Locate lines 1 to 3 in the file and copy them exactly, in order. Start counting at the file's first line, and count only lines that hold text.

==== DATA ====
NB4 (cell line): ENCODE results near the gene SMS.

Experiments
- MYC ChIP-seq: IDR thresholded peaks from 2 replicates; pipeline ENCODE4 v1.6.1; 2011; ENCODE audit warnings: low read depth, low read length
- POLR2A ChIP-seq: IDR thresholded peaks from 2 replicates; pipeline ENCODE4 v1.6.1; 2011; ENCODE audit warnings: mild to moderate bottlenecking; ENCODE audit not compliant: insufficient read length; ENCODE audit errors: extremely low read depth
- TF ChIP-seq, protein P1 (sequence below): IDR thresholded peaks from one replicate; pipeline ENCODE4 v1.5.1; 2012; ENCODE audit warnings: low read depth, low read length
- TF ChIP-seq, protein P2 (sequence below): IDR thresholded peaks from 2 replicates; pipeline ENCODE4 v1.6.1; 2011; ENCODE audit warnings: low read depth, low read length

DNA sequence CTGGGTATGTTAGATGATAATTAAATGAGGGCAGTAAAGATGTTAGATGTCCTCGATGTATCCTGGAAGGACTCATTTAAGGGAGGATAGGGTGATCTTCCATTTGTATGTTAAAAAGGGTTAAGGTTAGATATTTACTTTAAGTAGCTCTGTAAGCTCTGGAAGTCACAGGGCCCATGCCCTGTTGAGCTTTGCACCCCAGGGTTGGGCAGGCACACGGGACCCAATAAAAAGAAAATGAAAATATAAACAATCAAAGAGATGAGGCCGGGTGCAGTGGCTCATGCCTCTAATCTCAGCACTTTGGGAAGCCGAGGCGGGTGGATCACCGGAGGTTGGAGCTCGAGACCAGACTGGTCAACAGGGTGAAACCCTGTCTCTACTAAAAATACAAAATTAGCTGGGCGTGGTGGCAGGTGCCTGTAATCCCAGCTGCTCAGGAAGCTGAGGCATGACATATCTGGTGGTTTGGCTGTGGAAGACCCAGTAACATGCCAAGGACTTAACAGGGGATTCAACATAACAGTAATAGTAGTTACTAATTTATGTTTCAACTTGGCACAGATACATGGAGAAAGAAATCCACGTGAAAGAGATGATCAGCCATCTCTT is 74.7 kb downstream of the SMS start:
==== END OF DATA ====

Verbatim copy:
NB4 (cell line): ENCODE results near the gene SMS.

Experiments
- MYC ChIP-seq: IDR thresholded peaks from 2 replicates; pipeline ENCODE4 v1.6.1; 2011; ENCODE audit warnings: low read depth, low read length